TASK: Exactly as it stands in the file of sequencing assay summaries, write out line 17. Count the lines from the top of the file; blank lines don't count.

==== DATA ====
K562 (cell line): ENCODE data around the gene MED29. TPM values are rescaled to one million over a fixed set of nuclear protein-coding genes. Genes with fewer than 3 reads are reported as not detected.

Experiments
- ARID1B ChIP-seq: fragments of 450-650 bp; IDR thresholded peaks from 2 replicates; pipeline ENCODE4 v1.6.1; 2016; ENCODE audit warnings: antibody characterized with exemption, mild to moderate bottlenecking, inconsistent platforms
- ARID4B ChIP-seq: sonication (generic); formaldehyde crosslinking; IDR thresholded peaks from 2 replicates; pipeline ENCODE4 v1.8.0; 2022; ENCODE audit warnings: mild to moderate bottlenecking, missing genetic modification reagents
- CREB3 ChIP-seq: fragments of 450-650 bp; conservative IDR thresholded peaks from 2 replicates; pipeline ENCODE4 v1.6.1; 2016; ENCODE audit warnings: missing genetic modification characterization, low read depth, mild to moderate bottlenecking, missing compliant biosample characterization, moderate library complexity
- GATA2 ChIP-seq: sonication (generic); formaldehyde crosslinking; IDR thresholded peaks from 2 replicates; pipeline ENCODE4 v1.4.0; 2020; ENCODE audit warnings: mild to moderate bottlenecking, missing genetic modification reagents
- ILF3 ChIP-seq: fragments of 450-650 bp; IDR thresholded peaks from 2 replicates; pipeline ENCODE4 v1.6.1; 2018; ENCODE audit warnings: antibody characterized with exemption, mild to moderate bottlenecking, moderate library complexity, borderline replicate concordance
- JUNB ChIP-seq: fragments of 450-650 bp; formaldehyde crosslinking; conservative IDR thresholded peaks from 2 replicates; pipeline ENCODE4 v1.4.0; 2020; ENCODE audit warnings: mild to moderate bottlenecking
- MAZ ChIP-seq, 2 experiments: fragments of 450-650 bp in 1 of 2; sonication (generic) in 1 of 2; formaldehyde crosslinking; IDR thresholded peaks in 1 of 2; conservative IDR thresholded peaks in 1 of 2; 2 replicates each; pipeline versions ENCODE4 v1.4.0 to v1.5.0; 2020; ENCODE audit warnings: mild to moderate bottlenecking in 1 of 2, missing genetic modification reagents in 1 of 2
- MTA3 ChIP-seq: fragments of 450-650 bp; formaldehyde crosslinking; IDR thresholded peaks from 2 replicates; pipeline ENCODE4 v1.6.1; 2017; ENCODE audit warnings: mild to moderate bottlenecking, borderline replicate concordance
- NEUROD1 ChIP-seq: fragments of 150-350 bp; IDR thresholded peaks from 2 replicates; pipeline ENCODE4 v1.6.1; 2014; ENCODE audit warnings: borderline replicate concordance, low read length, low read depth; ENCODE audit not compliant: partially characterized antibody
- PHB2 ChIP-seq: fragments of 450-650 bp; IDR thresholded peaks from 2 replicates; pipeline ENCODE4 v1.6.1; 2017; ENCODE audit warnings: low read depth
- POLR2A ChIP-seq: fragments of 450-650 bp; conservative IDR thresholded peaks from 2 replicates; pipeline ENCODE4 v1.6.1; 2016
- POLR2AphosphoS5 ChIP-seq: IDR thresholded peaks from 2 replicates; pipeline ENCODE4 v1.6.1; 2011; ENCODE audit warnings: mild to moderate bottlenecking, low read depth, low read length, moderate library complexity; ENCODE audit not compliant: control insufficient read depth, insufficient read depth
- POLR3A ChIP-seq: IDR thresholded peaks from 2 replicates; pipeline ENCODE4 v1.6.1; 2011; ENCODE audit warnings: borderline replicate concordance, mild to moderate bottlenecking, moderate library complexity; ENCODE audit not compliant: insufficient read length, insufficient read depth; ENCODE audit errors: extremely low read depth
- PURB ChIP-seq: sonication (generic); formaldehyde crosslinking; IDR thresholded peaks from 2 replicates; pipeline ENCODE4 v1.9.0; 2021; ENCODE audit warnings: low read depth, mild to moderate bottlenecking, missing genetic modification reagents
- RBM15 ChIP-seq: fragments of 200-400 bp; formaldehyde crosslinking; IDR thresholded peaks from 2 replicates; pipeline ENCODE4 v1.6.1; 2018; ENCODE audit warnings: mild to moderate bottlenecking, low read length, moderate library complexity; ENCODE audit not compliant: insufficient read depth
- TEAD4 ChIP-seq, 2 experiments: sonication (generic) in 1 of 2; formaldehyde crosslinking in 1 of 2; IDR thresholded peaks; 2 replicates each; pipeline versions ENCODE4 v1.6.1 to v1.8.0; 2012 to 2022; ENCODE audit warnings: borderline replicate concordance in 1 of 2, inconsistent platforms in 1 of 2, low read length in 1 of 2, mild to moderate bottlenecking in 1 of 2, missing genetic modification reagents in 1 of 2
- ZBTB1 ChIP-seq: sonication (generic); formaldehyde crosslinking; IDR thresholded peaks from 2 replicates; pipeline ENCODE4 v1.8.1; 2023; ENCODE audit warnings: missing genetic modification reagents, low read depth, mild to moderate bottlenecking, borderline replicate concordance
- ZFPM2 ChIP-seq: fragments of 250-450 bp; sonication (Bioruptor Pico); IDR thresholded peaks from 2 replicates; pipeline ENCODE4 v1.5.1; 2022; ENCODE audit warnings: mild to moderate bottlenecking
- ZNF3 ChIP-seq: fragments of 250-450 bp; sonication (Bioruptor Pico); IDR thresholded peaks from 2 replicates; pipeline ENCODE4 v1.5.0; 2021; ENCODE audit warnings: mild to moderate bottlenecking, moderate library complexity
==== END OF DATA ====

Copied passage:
- RBM15 ChIP-seq: fragments of 200-400 bp; formaldehyde crosslinking; IDR thresholded peaks from 2 replicates; pipeline ENCODE4 v1.6.1; 2018; ENCODE audit warnings: mild to moderate bottlenecking, low read length, moderate library complexity; ENCODE audit not compliant: insufficient read depth